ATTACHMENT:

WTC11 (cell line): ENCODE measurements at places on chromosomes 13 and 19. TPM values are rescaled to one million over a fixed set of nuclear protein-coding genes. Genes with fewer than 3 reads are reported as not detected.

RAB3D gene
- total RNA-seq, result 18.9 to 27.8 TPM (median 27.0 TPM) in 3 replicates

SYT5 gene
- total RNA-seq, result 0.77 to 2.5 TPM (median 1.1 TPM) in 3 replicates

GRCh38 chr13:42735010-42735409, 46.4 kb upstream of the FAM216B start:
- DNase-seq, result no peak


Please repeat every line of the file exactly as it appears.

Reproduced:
WTC11 (cell line): ENCODE measurements at places on chromosomes 13 and 19. TPM values are rescaled to one million over a fixed set of nuclear protein-coding genes. Genes with fewer than 3 reads are reported as not detected.

RAB3D gene
- total RNA-seq, result 18.9 to 27.8 TPM (median 27.0 TPM) in 3 replicates

SYT5 gene
- total RNA-seq, result 0.77 to 2.5 TPM (median 1.1 TPM) in 3 replicates

GRCh38 chr13:42735010-42735409, 46.4 kb upstream of the FAM216B start:
- DNase-seq, result no peak